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Below are two excerpts from stories about people who voted for President Bush last week. One excerpt is from a satirical article in the Onion; the other is from a serious article in the Washington Post. Can you guess which is which?

This is from article "A":

"Dear Lord," Cary Leslie is saying for the sixth time since waking up at 3:45 a.m. to go to work. He has prayed for strength not to hit the snooze button on the alarm clock. He has prayed for a safe day for his wife and three children. He has prayed for patience with the foul-tempered customers he deals with at the car-rental counter. He has prayed for a job that will pay enough for a struggling family of five to keep up with the bills. He has prayed for a quick resolution to the presidential election. And now, with the election decided, he is thanking God for listening to his prayers.

Tara Leslie, Cary's wife, has been praying for President Bush, too, and now she is saying, "I think it's so important to have a society of moral absolutes."

"It's really good to know our country had a decision to make, and there are so many people who feel this way," Cary says. "It's a victory for people like us."

The Leslies: They are George W. Bush votes come to life. The millions of voters who describe themselves as "white evangelicals," 77 percent of whom voted for Bush? That's the Leslies. The voters who said "moral values" was the single issue that mattered most to them, 80 percent of whom voted for Bush? That's the Leslies, too.

They are precisely the people the Bush campaign built its reelection strategy on -- people who would put faith-based moral values above every other consideration when it came time to vote, including the war in Iraq, terrorism, the economy and, in the Leslies' case, a life that has been in financial peril since Sept. 11, 2001.

He is 29. She is 27. They have a 5-year-old, a 3-year-old and a 6-month-old, and they are thinking of having one more. They oppose abortion, favor a constitutional amendment that would define marriage as being between a man and a woman, and want more Supreme Court justices like Anton Scalia and Clarence Thomas. They eat at home and shop at Wal-Mart. They home-school their 5-year-old and are members of the nondenominational Church on the Rise, which is "committed to helping families hold down the family fort in the 21st Century," according to its literature, and where the senior pastor says 90 percent of the 1,200 congregants voted for Bush...

"We're definitely going to celebrate," Tara says of Bush's victory, but what that means is constrained by the changes in their lives that occurred during Bush's first administration.

On Sept. 10, 2001, Cary was earning about $55,000 a year. On Sept. 12, the decline began. No one was flying. No one was renting cars. Down went the commissions Cary gets when customers sign up for insurance coverage. "Maybe $35,000," he says of what he earns now, and that includes income from a second job he took a year ago, delivering pizzas on Friday and Saturday nights.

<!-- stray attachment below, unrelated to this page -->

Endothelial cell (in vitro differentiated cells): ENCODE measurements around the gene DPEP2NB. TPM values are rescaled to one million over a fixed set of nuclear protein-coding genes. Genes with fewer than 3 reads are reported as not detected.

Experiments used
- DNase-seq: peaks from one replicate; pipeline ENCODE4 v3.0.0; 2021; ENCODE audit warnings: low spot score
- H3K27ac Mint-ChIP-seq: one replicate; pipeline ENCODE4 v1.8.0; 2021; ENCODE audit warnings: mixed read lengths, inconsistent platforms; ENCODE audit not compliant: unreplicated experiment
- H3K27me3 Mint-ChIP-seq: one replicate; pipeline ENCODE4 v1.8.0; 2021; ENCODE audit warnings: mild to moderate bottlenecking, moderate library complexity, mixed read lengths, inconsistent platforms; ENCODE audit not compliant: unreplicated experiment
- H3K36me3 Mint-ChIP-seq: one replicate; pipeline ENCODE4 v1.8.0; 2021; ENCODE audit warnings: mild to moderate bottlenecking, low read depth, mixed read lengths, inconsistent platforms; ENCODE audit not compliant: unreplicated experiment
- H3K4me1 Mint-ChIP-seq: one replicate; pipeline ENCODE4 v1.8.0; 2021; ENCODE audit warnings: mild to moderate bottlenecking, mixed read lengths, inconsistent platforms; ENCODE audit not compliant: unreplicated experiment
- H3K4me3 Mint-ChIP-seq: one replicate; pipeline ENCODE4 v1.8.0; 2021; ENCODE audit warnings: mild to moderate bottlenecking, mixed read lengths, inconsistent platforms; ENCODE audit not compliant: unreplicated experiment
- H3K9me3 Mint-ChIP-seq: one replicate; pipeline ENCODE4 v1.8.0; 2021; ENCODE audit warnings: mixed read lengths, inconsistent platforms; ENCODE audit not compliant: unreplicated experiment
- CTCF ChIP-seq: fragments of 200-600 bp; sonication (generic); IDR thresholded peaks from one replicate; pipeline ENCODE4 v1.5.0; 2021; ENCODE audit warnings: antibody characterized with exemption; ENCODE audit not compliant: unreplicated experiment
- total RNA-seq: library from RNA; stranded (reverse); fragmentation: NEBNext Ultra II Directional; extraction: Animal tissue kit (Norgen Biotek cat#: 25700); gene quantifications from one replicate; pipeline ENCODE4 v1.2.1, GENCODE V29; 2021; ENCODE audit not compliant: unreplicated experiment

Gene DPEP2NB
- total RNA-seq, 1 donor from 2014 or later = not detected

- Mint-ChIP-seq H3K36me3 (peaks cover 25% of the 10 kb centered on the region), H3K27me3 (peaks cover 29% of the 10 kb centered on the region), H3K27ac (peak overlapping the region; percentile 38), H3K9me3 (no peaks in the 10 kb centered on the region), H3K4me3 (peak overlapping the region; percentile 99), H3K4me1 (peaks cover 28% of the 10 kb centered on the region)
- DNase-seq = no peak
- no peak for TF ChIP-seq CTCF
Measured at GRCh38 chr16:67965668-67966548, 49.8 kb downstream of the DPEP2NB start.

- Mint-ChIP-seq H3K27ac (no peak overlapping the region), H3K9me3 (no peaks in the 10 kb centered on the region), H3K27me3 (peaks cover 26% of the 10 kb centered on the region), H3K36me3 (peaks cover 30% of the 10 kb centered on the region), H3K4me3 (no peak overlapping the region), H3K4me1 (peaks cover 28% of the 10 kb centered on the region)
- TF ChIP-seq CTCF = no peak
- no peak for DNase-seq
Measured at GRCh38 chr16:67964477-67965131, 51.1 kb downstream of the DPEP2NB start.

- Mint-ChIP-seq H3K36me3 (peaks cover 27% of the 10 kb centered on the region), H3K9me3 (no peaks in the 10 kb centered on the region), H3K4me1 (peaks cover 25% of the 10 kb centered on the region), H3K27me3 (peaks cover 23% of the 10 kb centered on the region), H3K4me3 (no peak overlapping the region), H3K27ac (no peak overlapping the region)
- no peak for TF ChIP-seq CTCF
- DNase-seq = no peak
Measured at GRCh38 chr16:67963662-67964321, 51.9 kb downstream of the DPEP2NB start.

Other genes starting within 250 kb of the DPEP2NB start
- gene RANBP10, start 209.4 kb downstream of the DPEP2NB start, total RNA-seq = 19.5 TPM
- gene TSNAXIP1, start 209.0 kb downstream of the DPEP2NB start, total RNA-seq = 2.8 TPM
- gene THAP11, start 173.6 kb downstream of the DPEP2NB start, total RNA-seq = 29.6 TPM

Forty hours a week at the car-rental counter, 12 hours a week running pizzas, the pinch of gasoline at $2 a gallon, savings drained, the realization that he and Tara are "kind of the working poor" -- and still it was moral concerns, rather than economic ones, that guided both of them on Election Day.

And this is from article "B":

[T]he Republicans found strong support in non-urban areas populated by the people who would have benefited most from the lower-income tax cuts and social-service programs championed by Kerry. Regardless of their own interests, these citizens turned out in record numbers to elect conservatives into office at all levels of the government.

"My family's been suffering ever since I lost my job at the screen-door factory, and I haven't seen a doctor for well on four years now," said father of four Buddy Kaldrin of Eerie, CO. "Shit, I don't even remember what a dentist's chair looks like... Basically, I'd give up if it weren't for God's grace. So it's good to know we have a president who cares about religion, too."

Kaldrin added: "That's why I always vote straight-ticket Republican, just like my daddy did, before he lost the farm and shot himself in the head, and just like his daddy did, before he died of black-lung disease in the company coal mines."

Kaldrin was one of many who listed moral issues among their primary reasons for voting Republican.

"Our society is falling apart -- our treasured values are under attack by terrorists," said Ellen Blaine of Givens, OH, a tiny rural farming community as likely to be attacked by terrorists as it is to be hit by a meteor. "We need someone with old-time morals in the White House. I may not have much of anything in this world, but at least I have my family."

"John Kerry is a flip-flopper," she continued. "I saw it on TV. Who knows what terrible things might've happened to my sons overseas if he'd been put in charge?"

Okay, okay, that was a little easy. Yes, article "A" was the Washington Post's "It's a Victory for People Like Us" (via The Road to Surfdom), and article "B" was the Onion's "Nation's Poor Win Election for Nation's Rich." But still...

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